Cyst 

A cyst is a fluid or paste filled sac. Sebaceous or epidermoid cysts are cysts arising in sebaceous glands of the skin. They are common everywhere, but particularly where there are more of these glands, as for instance in and around the earlobe. Those arising in the scalp are associated with hair follicles and are called Pilar cysts. Those of the eyelids are called chalazions.

The problem arises in the channel (duct) leading from the gland to the outside which becomes usually blocked by an overgrowth of the lining cells. The gland continues to secrete sebum, which builds up creating a distended cyst. In themselves, they are ugly, but not dangerous. Many however become infected and this in itself is a good reason to remove it. Infection makes it more difficult to remove with more scarring, even if the infection is cured.

Acne cysts are promoted by hormone imbalance and readily become infected causing a rupture. Scarring is a severe consequence.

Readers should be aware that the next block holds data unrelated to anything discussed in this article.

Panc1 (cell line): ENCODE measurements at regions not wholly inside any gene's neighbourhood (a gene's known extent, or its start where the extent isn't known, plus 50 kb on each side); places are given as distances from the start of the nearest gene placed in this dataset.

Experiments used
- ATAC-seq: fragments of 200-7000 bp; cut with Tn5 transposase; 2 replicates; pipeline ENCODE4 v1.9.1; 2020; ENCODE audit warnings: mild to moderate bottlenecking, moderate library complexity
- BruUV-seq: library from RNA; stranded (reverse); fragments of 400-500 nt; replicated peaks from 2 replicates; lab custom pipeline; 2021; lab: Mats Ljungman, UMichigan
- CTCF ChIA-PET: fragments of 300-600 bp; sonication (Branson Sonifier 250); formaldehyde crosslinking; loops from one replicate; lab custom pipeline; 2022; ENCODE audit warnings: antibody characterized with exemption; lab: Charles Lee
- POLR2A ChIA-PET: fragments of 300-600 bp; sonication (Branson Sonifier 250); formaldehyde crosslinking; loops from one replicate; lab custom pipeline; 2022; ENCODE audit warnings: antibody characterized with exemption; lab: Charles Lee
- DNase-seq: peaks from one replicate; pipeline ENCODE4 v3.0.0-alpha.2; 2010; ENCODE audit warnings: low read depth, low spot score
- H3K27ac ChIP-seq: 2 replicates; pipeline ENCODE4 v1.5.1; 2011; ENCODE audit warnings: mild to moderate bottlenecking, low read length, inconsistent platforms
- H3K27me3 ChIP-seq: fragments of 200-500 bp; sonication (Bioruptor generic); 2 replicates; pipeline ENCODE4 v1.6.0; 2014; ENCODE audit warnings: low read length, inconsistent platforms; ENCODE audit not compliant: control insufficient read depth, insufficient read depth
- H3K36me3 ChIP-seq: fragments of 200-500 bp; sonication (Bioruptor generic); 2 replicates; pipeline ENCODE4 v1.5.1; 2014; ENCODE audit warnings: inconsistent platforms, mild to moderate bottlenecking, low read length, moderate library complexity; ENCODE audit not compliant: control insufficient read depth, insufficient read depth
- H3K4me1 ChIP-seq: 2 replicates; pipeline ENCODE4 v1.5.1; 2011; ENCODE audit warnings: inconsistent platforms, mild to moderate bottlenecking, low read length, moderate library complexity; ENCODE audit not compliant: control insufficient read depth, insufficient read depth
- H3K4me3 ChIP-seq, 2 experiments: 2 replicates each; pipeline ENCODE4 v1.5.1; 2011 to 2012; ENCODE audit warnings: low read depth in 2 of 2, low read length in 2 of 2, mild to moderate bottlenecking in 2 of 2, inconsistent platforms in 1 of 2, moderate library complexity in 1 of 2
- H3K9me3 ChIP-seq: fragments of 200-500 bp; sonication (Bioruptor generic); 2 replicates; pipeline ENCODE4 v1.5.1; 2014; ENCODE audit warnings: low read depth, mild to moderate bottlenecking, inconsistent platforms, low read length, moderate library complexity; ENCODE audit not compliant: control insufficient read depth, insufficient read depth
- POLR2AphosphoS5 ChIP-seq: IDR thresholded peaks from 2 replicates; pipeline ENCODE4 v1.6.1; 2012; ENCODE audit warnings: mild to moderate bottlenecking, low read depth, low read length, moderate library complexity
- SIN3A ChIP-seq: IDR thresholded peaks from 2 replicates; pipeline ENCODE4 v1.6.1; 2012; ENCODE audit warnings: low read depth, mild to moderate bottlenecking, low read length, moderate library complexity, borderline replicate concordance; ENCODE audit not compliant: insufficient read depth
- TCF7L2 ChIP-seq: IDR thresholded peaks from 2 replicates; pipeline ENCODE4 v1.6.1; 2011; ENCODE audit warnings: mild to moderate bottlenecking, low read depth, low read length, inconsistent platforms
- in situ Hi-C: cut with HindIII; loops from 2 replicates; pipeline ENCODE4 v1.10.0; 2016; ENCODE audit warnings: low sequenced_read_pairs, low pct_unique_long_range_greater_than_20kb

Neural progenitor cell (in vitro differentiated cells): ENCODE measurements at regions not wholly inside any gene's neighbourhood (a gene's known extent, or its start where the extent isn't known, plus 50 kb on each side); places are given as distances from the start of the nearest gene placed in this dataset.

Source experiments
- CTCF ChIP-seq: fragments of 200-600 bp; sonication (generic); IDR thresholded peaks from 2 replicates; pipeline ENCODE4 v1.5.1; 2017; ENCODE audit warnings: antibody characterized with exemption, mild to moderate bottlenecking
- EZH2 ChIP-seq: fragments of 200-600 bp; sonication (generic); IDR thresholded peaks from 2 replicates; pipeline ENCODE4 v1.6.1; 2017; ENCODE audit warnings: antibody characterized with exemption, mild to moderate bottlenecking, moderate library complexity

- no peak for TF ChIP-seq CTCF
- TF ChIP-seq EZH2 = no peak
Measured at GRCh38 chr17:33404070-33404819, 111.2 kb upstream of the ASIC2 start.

Pilar cysts of the scalp are often multiple and inherited as a dominant gene. They become more prominent as hair thins. Fortunately, they can be easily removed under local anaesthesia.

It can be tempting to stick a pin in a cyst to squeeze out the contents. This is a bad mistake. If you are lucky it will just reform. Usually, however, it will become infected making surgical removal more difficult with increased scarring.

We advise removal of all cysts surgically under local anaesthesia. Don’t wait until it is infected. It will heal better with less scarring. Sadly the NHS will only treat cysts which have become infected.

Acne cysts are a special case. The treatment, in the first case, is medical, usually with the drug ro-accutane. Larger cysts will need surgery.

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